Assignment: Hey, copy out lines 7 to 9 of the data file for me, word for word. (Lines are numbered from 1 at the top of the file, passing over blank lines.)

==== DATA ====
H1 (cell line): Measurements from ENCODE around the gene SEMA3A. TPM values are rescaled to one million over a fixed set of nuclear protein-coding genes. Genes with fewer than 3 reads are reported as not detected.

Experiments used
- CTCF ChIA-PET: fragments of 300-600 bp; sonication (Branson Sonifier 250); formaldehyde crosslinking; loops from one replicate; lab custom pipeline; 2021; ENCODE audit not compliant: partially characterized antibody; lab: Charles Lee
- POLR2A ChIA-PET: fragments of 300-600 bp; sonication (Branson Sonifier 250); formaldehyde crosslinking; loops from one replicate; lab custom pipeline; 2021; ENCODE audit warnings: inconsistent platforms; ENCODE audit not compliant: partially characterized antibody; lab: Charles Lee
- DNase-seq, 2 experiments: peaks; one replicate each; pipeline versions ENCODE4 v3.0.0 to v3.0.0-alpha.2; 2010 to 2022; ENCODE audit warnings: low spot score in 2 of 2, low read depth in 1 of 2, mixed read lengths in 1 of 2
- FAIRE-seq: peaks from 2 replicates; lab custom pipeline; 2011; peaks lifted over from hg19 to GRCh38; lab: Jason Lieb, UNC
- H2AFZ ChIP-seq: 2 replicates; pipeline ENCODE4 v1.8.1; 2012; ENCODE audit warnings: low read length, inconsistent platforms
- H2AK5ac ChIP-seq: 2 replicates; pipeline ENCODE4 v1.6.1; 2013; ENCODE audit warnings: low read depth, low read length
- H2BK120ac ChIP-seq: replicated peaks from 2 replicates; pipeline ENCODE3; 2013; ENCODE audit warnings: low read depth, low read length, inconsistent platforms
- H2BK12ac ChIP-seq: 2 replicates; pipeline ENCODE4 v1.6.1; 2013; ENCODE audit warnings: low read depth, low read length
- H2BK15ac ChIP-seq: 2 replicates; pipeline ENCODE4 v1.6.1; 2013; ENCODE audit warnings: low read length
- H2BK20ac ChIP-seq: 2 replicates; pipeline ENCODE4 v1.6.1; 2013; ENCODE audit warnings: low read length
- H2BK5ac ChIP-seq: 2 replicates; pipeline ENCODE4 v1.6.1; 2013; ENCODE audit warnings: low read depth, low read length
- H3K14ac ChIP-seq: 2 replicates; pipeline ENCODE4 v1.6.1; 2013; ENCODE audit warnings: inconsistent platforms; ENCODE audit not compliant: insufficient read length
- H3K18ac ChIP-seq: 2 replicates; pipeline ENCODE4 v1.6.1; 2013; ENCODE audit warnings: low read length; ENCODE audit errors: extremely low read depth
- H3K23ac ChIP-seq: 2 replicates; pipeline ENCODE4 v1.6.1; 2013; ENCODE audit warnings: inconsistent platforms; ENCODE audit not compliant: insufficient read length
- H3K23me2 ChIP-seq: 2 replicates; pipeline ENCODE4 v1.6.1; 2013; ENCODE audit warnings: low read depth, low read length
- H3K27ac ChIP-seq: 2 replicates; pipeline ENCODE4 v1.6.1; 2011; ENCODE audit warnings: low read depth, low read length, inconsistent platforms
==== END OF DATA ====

- H2AFZ ChIP-seq: 2 replicates; pipeline ENCODE4 v1.8.1; 2012; ENCODE audit warnings: low read length, inconsistent platforms
- H2AK5ac ChIP-seq: 2 replicates; pipeline ENCODE4 v1.6.1; 2013; ENCODE audit warnings: low read depth, low read length
- H2BK120ac ChIP-seq: replicated peaks from 2 replicates; pipeline ENCODE3; 2013; ENCODE audit warnings: low read depth, low read length, inconsistent platforms